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E14 Clinical Evaluation of QT/QTc Interval Prolongation and Proarrhythmic Potential for Non-Antiarrhythmic Drugs - Questions and Answers (R1) October 2012


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U.S. Department of Health and Human Services
Food and Drug Administration
Center for Drug Evaluation and Research (CDER)
Center for Biologics Evaluation and Research (CBER)
October 2012
Revision 1


Guidance for Industry
E14Clinical Evaluation of QT/QTc Interval Prolongation and Proarrhythmic Potential for
Non-Antiarrhythmic Drugs
Questions and Answers (R1)
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U.S. Department of Health and Human Services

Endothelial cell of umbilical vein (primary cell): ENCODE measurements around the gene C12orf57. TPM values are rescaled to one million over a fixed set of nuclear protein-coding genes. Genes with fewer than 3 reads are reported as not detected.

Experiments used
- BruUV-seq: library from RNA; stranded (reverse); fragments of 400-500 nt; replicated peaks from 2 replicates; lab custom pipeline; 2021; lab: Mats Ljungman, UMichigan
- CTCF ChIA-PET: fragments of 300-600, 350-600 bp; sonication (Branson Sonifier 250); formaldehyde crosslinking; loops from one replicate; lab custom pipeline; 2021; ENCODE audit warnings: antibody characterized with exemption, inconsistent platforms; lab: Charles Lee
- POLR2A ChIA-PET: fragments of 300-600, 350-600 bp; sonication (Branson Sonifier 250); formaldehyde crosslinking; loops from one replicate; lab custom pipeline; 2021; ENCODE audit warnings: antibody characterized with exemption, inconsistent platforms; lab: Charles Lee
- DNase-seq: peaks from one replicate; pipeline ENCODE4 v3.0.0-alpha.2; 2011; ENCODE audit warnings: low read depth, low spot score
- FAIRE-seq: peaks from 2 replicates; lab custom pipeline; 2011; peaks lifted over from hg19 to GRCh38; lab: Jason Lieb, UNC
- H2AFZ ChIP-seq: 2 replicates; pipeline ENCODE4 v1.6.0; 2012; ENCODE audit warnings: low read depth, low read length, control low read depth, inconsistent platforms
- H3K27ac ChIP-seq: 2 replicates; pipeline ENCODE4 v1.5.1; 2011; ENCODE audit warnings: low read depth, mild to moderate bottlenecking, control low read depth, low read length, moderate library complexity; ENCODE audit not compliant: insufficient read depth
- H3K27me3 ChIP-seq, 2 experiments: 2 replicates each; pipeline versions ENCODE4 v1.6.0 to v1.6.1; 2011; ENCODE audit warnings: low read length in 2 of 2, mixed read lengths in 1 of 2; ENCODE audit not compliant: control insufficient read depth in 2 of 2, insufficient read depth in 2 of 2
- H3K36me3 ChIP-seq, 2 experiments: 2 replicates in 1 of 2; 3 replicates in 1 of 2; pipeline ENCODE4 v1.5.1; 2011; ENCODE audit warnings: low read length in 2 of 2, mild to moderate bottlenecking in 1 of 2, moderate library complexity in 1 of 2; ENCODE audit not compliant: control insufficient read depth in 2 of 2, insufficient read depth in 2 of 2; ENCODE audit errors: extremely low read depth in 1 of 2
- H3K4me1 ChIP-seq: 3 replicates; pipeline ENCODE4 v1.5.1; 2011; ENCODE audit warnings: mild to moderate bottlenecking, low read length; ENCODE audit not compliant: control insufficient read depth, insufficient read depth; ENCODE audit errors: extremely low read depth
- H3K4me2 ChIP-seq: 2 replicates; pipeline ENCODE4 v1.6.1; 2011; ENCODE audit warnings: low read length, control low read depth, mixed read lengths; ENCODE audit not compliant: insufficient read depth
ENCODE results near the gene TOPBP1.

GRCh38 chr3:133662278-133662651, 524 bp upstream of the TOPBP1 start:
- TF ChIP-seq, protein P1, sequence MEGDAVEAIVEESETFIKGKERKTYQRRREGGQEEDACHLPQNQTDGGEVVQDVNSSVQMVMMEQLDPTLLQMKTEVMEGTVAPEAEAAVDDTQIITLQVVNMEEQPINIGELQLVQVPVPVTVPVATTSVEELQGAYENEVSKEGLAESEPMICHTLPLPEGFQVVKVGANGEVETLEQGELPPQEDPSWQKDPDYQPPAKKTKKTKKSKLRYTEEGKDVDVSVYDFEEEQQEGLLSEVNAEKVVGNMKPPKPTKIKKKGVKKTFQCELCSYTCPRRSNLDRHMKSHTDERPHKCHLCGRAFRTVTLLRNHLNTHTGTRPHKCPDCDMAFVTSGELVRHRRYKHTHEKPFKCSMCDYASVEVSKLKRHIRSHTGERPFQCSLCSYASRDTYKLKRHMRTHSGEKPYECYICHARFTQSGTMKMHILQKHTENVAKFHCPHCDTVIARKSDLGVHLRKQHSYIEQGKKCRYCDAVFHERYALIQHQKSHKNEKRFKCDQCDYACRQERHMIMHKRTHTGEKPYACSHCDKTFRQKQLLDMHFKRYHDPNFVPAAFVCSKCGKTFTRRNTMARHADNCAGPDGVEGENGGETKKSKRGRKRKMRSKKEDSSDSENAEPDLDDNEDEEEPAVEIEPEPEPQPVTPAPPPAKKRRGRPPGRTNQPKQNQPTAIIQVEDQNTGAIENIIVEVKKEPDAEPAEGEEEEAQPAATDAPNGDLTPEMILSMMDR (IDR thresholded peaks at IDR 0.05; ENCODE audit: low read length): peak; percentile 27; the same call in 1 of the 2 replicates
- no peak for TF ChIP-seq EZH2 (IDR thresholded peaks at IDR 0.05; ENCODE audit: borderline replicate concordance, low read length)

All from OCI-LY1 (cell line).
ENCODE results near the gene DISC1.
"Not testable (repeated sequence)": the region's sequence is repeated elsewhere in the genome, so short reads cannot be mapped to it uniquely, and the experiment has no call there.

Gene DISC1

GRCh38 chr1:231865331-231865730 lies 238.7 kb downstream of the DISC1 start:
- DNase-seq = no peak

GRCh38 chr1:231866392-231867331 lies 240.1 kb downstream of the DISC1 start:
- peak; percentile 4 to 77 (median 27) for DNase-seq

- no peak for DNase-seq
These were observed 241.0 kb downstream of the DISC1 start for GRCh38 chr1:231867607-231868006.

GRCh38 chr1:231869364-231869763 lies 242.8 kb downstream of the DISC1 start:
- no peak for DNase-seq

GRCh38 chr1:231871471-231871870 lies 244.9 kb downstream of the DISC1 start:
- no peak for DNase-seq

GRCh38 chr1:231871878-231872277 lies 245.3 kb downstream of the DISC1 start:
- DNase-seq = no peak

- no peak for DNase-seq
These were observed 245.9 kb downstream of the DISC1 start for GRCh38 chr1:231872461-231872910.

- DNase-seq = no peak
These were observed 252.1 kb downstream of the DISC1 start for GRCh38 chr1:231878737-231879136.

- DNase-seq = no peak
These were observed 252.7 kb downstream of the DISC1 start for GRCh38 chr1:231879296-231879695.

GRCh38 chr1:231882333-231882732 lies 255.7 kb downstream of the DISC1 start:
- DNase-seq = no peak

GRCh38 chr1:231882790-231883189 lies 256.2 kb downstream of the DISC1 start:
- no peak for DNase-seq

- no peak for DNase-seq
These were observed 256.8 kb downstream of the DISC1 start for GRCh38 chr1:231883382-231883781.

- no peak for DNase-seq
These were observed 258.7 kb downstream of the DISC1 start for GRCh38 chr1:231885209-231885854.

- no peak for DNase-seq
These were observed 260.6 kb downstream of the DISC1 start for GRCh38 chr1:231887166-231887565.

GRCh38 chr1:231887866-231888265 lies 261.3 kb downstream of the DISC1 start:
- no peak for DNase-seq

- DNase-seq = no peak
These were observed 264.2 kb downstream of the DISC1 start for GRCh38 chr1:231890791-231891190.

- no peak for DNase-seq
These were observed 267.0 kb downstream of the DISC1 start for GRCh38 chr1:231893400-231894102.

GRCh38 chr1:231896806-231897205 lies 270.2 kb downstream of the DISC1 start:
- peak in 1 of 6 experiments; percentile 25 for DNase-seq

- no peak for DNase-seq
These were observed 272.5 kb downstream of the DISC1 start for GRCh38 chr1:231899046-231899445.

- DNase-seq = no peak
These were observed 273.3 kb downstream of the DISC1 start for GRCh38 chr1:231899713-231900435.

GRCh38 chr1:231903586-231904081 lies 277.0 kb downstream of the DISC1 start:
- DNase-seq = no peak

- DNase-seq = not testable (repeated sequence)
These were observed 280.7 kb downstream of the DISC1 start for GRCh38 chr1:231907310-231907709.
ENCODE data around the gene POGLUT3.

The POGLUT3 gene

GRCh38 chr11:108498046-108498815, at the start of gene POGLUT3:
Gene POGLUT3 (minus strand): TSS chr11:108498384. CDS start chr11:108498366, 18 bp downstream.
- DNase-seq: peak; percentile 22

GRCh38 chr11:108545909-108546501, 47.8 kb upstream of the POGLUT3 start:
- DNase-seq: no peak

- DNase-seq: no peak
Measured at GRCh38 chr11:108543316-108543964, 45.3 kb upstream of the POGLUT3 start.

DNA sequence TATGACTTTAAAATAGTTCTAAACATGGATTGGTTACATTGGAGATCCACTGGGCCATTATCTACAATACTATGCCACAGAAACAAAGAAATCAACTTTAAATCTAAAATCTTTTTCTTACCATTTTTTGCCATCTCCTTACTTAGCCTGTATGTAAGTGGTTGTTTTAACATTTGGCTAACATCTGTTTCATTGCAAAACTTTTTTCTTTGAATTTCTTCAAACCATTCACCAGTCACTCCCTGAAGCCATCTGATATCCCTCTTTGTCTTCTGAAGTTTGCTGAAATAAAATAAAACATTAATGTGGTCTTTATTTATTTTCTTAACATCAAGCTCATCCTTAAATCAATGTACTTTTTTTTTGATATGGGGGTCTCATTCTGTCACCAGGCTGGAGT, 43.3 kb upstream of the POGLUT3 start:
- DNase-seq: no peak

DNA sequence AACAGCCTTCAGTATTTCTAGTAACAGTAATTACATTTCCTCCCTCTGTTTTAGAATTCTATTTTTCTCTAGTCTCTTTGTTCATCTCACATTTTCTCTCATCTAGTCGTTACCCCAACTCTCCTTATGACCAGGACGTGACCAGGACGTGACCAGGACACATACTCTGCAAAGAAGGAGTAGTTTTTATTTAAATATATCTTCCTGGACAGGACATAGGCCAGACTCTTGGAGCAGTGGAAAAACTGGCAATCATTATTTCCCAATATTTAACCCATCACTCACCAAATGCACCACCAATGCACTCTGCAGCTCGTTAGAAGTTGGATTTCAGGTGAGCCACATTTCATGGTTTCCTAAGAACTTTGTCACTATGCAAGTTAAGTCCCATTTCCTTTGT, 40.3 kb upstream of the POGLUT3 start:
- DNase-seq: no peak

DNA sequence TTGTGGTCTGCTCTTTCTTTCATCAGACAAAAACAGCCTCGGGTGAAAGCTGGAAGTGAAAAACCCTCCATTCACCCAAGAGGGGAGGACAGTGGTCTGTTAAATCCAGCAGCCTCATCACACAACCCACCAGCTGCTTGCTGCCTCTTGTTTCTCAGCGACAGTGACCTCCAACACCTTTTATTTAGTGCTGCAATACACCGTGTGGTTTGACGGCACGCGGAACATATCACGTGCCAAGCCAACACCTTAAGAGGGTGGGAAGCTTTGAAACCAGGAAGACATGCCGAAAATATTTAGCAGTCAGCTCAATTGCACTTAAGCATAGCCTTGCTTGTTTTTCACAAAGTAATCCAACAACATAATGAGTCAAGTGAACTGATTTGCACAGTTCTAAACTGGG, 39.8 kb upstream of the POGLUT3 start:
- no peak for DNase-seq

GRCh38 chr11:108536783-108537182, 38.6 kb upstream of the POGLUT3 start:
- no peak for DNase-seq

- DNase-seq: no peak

Food and Drug Administration
Center for Drug Evaluation and Research (CDER)
Center for Biologics Evaluation and Research (CBER)
October 2012
Revision 1



Guidance for Industry[1]
E14 Clinical Evaluation of QT/QTc Interval Prolongation and Proarrhythmic Potential for Non-Antiarrhythmic Drugs —
Questions and Answers (R1)
This guidance represents the Food and Drug Administration's (FDA's) current thinking on this topic. It does not create or confer any rights for or on any person and does not operate to bind FDA or the public. You can use an alternative approach if the approach satisfies the requirements of the applicable statutes and regulations. If you want to discuss an alternative approach, contact the FDA staff responsible for implementing this guidance. If you cannot identify the appropriate FDA staff, call the appropriate number listed on the title page of this guidance.